This year's Rural Road Safety Month was launched with the sobering message that NSW motorists are more likely to crash on country roads.
Of the more-than 200 deaths on the state's roads in the year so far, nearly 150 occurred in the country.
NSW Minister for Regional Transport and Minister for Regional Transport and Roads, Paul Toole, said with country roads accounting for more than two-thirds of all fatalities and more than one-third of all serious injuries on the state's roads, motorists are urged to rethink their driving habits.
"Every life lost on our roads is a tragedy, especially for the victim's family and friends, but it also has a ripple effect on the local community," Mr Toole said.
"In small country communities, it's not uncommon for first responders who arrive at a crash and the medical teams who try to save the lives of the drivers and passengers to know the victims.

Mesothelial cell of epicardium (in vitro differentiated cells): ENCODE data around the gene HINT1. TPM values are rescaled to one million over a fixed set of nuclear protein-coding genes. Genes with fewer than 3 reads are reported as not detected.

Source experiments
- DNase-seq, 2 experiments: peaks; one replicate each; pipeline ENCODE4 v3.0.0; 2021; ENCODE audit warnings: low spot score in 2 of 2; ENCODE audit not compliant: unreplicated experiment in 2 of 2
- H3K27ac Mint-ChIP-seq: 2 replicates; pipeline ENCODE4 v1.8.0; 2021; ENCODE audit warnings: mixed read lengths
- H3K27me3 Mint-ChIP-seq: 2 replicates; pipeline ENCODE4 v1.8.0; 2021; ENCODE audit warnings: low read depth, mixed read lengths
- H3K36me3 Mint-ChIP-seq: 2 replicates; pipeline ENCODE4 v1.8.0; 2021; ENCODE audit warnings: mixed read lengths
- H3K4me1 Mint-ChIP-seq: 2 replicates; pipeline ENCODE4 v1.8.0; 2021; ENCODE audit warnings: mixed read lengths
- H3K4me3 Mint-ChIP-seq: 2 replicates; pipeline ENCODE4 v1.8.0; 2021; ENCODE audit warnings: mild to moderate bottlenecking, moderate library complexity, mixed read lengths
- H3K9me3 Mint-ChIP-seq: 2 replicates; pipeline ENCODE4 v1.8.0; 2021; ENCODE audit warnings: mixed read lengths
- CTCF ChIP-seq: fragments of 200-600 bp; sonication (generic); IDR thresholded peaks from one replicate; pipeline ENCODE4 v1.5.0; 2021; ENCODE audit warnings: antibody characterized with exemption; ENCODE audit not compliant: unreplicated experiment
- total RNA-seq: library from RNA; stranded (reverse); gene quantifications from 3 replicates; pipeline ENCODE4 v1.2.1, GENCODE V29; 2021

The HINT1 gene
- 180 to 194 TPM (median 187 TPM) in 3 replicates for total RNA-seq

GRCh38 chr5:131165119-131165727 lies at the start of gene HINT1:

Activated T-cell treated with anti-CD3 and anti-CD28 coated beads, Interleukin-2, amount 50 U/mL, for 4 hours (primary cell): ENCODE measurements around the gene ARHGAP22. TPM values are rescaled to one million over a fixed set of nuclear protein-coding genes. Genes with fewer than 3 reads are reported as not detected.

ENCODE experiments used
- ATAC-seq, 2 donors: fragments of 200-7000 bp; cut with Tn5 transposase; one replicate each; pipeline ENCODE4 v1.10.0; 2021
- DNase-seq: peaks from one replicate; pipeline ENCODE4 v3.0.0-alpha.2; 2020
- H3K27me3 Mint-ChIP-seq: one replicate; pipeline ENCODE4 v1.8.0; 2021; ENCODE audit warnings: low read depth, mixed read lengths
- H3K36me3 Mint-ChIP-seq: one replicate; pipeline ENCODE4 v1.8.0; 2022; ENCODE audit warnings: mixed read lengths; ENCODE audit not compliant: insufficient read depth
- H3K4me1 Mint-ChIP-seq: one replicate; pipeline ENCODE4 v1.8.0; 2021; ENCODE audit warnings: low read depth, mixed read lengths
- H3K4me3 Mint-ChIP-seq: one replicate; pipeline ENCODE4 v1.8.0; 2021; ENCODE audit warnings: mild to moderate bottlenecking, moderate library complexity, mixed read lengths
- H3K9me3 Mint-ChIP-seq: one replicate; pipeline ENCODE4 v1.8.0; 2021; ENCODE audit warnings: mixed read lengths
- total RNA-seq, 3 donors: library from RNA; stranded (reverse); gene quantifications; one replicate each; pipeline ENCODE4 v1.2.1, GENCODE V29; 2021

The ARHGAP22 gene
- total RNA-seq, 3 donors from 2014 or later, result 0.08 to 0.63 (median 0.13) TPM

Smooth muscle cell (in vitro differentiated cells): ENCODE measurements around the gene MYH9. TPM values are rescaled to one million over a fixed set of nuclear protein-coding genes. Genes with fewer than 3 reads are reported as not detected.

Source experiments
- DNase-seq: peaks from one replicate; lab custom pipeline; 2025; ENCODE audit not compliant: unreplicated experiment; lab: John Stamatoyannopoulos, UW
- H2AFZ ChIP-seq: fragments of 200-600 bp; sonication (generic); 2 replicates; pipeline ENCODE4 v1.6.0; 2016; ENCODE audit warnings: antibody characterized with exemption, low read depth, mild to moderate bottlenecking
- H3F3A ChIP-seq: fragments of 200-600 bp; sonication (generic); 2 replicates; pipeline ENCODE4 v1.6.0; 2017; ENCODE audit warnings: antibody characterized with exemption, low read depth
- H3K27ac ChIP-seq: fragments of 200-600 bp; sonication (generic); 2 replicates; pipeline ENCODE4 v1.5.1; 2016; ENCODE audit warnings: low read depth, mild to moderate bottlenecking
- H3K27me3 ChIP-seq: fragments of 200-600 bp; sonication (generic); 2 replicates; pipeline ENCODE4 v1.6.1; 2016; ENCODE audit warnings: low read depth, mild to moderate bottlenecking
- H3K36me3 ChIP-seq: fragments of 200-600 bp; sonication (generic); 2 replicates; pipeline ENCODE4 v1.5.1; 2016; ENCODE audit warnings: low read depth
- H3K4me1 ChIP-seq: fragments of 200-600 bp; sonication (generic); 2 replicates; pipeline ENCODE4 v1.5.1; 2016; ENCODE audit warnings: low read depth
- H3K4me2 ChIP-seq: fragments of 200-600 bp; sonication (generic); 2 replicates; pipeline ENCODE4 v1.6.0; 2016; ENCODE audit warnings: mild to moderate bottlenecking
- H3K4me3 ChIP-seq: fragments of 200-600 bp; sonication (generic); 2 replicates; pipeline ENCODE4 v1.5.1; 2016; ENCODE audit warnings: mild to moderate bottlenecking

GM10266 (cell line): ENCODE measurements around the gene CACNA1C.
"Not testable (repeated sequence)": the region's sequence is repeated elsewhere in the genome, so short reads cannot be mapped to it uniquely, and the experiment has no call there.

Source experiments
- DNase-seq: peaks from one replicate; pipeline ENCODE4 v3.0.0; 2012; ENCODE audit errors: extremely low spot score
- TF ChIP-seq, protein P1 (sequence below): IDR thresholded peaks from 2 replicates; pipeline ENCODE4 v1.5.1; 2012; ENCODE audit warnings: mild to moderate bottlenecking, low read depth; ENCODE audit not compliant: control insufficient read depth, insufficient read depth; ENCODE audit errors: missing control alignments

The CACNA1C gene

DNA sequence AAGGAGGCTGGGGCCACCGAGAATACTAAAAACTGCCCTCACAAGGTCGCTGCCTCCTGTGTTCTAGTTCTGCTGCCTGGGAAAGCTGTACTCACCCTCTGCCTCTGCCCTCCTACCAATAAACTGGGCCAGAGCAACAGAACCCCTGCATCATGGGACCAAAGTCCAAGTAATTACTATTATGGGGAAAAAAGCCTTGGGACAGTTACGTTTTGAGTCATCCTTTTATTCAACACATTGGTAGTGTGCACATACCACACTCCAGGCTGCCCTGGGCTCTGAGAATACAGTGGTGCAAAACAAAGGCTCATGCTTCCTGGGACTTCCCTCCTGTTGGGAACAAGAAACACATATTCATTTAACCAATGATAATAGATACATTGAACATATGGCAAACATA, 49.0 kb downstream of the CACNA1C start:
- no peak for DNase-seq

"Too often, people think it's okay for them to quickly check a text, to drive faster than the speed limit because they know the road or they get behind the wheel when they're tired. It's not.
"The message is clear: don't drive tired. Don't text while driving. Definitely don't drive while under the influence. And please wear your seatbelt no matter what."
Rural Road Safety Month runs for the duration of August and is a national awareness campaign promoting regional and rural road safety month. More information can be found at arsf.com.au.
Deputy Prime Minister and Minister for Infrastructure, Transport and Regional Development, Michael McCormack, said at the launch that motorists and riders playing an important role in driving down the road toll.
"Road crashes claimed the lives of 223 people in NSW so far this year, including 147 on country roads and five more than the same time last year," Mr McCormack said.
"We know one in three Australian drivers are more likely to undertake risky behaviour on rural roads because they believe they're either less likely to get caught or perceive there to be fewer dangers."